Duchess of Cambridge Appeals for Greater Awareness of Children’s Mental Health
In a recent public service announcement The Duchess of Cambridge has made an urgent appeal for greater care of children’s mental health. Kate talks about the challenges to children’s mental
health and how important it is that young people receive the right support. Many young people face bullying, bereavement, domestic violence and family problems; all of which are extremely traumatic and can lead to mental health problems such as anxiety, depression, addiction and self-harm.
Kate adds: “The stigma around mental health means that many children do not get the help that they so badly need. This needs to change. We need to help young people and their parents understand that it’s not a sign of weakness to ask for help.”
Kate raised the point that “no one would be embarrassed” to ask for help if a child had a broken arm, arguing that children’s mental health is “just as important as their physical health and deserves the same quality of support.” She believes that early action can prevent problems in childhood from becoming more serious later in life. “We really should be equally ready to support a child coping with emotional difficulties.”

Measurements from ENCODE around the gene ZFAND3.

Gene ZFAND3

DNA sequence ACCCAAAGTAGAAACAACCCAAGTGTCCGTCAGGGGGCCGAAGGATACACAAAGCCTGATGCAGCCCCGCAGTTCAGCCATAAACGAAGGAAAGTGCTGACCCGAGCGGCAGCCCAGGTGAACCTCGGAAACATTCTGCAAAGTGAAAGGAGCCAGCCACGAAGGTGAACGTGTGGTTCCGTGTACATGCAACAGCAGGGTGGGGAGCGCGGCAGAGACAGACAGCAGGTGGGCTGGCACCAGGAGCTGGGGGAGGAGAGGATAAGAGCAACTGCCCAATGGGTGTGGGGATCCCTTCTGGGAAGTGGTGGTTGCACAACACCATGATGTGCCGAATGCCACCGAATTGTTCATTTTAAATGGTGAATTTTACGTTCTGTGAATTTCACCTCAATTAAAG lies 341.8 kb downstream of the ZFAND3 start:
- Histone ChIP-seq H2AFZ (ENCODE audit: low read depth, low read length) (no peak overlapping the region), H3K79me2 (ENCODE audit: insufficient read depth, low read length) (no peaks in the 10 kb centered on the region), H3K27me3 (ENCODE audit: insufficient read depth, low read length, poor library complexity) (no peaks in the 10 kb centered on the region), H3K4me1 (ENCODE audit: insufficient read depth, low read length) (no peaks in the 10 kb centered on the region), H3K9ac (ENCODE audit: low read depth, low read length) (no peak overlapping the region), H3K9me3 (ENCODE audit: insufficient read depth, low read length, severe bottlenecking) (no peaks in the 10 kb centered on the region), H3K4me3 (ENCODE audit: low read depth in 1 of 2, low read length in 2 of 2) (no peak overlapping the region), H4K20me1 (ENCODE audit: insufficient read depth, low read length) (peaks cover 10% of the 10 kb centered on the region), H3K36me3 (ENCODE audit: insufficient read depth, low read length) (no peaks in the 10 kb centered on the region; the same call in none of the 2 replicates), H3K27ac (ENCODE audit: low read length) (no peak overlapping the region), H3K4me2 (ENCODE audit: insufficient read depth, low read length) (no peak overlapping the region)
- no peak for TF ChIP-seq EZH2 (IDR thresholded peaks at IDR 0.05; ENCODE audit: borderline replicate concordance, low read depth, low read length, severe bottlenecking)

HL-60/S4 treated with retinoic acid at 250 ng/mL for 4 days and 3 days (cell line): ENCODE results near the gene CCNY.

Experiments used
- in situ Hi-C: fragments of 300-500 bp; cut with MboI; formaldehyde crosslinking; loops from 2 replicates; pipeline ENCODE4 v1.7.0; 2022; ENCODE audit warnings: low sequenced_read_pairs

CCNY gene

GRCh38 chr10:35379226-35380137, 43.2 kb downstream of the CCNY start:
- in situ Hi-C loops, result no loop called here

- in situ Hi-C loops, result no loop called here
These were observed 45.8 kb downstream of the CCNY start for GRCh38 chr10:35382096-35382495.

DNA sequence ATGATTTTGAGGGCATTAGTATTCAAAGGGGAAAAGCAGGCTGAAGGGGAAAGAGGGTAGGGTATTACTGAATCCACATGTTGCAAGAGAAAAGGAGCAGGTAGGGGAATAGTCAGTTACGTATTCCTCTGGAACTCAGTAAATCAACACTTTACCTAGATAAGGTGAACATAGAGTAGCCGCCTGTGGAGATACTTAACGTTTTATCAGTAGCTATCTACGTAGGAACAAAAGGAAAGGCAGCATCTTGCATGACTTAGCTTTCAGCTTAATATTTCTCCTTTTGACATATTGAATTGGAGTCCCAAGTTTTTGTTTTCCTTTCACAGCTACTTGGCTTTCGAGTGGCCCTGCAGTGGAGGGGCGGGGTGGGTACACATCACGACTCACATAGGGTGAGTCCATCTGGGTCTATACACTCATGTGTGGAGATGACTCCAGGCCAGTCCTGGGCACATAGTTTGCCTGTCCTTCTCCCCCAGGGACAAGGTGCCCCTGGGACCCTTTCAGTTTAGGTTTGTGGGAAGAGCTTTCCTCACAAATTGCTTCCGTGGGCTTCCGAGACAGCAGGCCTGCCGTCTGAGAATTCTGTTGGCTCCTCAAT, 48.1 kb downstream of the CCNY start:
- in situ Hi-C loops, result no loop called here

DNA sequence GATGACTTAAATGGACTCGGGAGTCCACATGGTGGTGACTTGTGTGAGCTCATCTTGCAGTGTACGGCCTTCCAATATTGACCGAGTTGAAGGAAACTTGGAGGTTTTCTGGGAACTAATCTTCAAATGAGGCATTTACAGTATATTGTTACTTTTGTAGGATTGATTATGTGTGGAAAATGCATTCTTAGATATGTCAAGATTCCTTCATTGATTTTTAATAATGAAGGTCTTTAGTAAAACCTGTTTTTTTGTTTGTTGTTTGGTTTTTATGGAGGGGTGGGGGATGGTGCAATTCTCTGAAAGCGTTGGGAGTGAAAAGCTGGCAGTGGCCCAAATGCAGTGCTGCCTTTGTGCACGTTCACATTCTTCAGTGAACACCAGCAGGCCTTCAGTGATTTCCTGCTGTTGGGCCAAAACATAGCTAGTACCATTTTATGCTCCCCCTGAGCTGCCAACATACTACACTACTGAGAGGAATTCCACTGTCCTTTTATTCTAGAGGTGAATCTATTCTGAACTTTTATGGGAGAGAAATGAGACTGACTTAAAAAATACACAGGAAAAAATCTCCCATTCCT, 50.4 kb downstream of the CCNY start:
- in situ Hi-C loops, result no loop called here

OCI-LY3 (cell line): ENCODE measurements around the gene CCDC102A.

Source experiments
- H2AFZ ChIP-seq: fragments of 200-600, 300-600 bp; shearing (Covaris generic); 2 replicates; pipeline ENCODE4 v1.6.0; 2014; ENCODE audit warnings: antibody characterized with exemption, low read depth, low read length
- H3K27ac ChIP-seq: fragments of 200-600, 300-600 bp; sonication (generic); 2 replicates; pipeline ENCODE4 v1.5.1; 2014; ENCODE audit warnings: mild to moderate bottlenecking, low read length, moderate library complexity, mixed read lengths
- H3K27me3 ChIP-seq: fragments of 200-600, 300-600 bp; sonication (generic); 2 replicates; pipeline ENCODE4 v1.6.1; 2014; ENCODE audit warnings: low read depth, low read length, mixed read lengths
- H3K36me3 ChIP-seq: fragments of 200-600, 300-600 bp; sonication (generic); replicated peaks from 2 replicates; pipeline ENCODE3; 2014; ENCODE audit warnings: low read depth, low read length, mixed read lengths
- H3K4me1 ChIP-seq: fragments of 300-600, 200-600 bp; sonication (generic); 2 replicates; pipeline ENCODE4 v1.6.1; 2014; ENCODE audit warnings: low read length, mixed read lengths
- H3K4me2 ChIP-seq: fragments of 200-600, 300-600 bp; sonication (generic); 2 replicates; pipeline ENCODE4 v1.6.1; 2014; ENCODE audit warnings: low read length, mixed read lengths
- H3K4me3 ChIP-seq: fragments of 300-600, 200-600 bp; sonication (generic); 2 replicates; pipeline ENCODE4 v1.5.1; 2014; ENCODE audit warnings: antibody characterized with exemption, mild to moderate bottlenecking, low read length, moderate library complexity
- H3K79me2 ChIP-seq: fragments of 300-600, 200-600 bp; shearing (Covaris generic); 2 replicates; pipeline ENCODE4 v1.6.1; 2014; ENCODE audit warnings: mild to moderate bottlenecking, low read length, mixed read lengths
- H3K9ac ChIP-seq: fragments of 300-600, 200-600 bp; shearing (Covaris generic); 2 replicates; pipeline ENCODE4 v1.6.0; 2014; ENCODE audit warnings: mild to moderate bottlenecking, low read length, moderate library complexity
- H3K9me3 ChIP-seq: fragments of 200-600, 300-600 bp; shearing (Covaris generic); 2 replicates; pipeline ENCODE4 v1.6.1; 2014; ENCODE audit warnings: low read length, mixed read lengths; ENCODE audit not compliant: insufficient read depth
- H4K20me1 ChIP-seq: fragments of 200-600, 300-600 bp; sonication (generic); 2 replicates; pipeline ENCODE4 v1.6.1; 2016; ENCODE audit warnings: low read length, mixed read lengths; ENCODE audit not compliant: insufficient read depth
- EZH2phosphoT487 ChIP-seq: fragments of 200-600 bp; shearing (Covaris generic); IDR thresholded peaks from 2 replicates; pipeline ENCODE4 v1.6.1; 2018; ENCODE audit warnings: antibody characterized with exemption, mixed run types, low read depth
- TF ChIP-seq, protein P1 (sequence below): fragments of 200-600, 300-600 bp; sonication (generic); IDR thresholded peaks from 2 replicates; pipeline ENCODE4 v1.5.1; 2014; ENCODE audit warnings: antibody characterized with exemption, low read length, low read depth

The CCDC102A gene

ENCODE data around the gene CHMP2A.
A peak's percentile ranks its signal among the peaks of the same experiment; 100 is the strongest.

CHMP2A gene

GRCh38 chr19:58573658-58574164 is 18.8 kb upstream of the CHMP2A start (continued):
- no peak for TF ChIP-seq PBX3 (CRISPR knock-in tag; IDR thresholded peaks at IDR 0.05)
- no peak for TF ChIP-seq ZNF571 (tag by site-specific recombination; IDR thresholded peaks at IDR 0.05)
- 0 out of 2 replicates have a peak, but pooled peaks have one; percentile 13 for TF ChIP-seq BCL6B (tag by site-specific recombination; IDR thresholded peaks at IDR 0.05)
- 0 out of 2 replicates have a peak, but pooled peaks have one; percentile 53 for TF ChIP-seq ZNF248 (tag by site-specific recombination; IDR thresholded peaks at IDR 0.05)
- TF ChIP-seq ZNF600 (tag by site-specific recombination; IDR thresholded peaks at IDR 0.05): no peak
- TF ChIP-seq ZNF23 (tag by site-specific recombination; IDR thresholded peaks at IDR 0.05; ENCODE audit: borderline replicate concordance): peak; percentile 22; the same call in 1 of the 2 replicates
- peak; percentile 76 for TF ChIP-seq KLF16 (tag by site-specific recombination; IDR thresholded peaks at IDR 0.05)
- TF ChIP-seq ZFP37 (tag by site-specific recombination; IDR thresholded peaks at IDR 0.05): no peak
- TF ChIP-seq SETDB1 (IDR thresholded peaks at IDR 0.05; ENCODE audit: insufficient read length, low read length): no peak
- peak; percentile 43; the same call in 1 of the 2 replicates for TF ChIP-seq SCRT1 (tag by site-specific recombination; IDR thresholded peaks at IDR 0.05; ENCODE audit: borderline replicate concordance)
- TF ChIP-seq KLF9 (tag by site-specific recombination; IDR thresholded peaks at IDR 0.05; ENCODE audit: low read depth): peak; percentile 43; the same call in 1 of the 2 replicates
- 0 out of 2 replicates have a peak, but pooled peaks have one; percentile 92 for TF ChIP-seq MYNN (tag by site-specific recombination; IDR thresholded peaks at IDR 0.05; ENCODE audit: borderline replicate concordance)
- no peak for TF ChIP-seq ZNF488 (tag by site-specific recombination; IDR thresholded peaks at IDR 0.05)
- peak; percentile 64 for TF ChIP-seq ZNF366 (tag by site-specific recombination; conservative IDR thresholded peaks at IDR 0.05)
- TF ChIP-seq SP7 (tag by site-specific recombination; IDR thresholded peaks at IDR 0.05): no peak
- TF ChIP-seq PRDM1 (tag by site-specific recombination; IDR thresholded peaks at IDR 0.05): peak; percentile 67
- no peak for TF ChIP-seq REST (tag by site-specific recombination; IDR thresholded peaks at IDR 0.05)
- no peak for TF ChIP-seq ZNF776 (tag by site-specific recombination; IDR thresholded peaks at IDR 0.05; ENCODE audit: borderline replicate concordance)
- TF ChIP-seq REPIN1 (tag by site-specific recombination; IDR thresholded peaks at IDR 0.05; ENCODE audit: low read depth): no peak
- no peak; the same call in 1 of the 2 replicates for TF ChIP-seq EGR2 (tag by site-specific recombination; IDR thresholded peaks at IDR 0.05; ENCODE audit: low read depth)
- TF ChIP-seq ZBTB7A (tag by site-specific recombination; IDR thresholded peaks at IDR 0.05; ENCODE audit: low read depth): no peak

Kate is the royal patron of a charity that provides emotional support to children in over 230 schools across the UK. The charity ‘Place2Be’ have reported that a staggering three children in every classroom have a diagnosable mental health problem and in the past 25 years depression and anxiety has increased by 75% amongst teenagers. The organsation also claim that children were less likely to suffer from serious mental health difficulties later in life if they receive support from an early age.
Positive Experiences with Foster Care
This is quite a poignant topic within fostering as children and young people involved in the child welfare system can be at greater risk of mental health issues than children in the general population, due to histories of child abuse and neglect, separation from biological parents or placement instability. Children with untreated mental health problems can be at greater risk for substance abuse, educational failure, juvenile delinquency, imprisonment, or homelessness.
With more and more young people entering the care system, it is important that foster care is a positive experience and a healing process. For this to happen and for a placement to be successful, any barriers that may affect a child’s development should be understood by all involved in the young person’s life. Professionals and families need information on best practices and improved access to quality mental health services in order to provide the best quality of care for young people and enable them to flourish.